About 45 of the companies meeting that higher threshold would have owed the minimum tax in recent years under the Biden proposal, with the average seeing an increased liability of about $300 million per year, according to the administration. Those estimates assume other parts of the plan, specifically international tax provisions aimed at stopping companies from shifting profits offshore, are enacted, a Treasury official said Wednesday on a call with reporters.

To assess their liability, companies would calculate the 15% tax on their book profits and their regular tax liability. They would compare the two numbers and pay the difference to the IRS if the book income tax is higher. Companies would be given credit for taxes paid above the minimum book tax threshold in prior years for general business tax credits—including research and development, clean energy, and housing tax credits—and for foreign tax credits, the administration said.

Allowing certain credits lessens the bite of the minimum tax, said Erica York, an economist with Tax Foundation’s Center for Federal Tax Policy.

But there are still complicated details the administration needs to hash out. For example, the tax code permits accelerated depreciation, which allows companies to write off more of an asset’s costs in the first years it is used. When calculating book income, those expenses are typically evenly spread out over the life of the asset. The proposal hasn’t specified how the new tax will account for those kinds of timing differences, York said.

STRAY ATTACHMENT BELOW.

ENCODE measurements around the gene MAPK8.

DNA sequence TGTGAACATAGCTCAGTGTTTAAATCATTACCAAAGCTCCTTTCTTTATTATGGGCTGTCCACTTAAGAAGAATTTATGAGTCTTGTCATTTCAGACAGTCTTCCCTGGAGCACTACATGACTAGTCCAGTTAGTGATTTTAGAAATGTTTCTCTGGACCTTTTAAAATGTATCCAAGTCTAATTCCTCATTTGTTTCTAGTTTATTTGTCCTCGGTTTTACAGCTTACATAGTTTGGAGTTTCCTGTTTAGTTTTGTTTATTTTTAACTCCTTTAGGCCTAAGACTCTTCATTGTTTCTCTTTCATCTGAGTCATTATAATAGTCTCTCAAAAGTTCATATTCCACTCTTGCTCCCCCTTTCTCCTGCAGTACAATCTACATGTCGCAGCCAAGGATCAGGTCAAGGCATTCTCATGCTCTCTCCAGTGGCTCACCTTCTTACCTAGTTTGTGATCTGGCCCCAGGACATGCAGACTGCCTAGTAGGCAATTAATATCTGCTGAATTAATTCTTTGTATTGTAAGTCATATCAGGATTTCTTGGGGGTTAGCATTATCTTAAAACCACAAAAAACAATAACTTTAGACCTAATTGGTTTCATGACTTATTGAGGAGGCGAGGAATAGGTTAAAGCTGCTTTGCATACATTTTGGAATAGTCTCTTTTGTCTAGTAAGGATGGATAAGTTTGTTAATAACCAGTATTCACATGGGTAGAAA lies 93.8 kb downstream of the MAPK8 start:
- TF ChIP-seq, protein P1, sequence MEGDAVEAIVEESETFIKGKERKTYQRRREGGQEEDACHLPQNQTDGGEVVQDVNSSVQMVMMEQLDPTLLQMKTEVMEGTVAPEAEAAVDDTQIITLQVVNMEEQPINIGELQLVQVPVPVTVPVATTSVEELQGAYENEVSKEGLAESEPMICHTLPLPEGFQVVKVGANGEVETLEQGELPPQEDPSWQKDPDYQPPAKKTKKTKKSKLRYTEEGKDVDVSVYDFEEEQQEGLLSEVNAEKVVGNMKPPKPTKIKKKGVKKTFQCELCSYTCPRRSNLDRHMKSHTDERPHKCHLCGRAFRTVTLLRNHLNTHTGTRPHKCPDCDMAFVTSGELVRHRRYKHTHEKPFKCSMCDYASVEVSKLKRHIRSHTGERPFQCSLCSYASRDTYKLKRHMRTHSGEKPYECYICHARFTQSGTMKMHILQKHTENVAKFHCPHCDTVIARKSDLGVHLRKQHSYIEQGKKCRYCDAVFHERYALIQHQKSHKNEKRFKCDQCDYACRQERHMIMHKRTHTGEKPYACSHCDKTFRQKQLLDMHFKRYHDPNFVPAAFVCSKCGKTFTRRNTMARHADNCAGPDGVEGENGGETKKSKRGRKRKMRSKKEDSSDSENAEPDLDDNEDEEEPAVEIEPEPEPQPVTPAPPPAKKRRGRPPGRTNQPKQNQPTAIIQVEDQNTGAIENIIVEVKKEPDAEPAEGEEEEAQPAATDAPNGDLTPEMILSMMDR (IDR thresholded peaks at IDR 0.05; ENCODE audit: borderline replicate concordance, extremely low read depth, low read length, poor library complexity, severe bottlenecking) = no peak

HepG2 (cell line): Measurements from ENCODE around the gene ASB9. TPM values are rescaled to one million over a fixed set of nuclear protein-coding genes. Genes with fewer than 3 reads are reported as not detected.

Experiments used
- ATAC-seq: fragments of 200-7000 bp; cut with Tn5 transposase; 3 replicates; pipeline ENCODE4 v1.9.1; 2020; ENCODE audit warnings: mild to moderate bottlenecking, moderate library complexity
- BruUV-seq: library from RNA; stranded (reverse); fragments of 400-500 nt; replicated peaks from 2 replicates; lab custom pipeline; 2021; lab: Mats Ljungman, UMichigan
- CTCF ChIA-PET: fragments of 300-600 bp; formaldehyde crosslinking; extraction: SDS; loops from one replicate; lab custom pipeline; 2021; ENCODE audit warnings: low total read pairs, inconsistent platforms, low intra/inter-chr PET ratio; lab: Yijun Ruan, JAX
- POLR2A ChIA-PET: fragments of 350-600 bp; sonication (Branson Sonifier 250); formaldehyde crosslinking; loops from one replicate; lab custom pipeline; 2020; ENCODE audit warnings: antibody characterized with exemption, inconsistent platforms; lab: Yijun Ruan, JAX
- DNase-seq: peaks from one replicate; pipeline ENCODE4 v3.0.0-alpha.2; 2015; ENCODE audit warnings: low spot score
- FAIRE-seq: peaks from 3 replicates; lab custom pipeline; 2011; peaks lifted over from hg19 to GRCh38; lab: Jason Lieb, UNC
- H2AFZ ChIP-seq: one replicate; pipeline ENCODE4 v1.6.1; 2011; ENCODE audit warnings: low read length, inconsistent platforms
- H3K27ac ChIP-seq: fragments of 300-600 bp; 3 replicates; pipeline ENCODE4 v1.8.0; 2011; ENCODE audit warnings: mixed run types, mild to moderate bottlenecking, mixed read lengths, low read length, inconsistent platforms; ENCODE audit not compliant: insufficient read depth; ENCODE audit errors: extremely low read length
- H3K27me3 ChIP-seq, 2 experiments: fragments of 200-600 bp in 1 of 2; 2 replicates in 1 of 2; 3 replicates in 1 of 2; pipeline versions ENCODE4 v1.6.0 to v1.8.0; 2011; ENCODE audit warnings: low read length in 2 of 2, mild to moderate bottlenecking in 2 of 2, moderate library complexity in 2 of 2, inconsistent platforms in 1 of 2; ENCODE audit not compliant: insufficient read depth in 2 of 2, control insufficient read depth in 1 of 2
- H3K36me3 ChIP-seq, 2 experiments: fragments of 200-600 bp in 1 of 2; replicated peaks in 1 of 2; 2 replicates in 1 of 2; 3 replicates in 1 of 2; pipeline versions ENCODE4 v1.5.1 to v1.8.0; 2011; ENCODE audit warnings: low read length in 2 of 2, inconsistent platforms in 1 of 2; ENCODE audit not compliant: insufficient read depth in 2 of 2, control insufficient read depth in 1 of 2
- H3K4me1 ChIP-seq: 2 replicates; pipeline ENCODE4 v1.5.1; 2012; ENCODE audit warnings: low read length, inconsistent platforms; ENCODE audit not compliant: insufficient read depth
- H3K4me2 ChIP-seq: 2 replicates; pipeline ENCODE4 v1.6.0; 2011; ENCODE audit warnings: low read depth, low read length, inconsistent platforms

“The minimum tax on book earnings is something that sounds really appealing but ends up being pretty difficult to implement,” said Victor Fleischer, a professor at the University of California Irvine School of Law. Fleischer was the Democratic chief tax counsel for the Senate Finance Committee from 2016 to 2017.

Because it’s so challenging it may be more difficult to move forward than some of the other changes proposed in the Biden infrastructure plan, Fleischer said. “I won’t say it’s impossible, but it would be a tough road,” he said.

Managing Earnings Down

The Biden administration wouldn’t be the first to try to levy corporations that are using tax breaks to reduce or completely eliminate their federal tax bills.

The alternative minimum tax for corporations, which was ultimately repealed under the Republican-led 2017 tax law, was an attempt to address this issue. Under such a tax, corporations calculate their taxable income twice—once to determine their normal liability applying all permitted credits and deductions and a second time under the AMT rules, which disallow certain tax breaks. Companies then pay whichever tax is higher.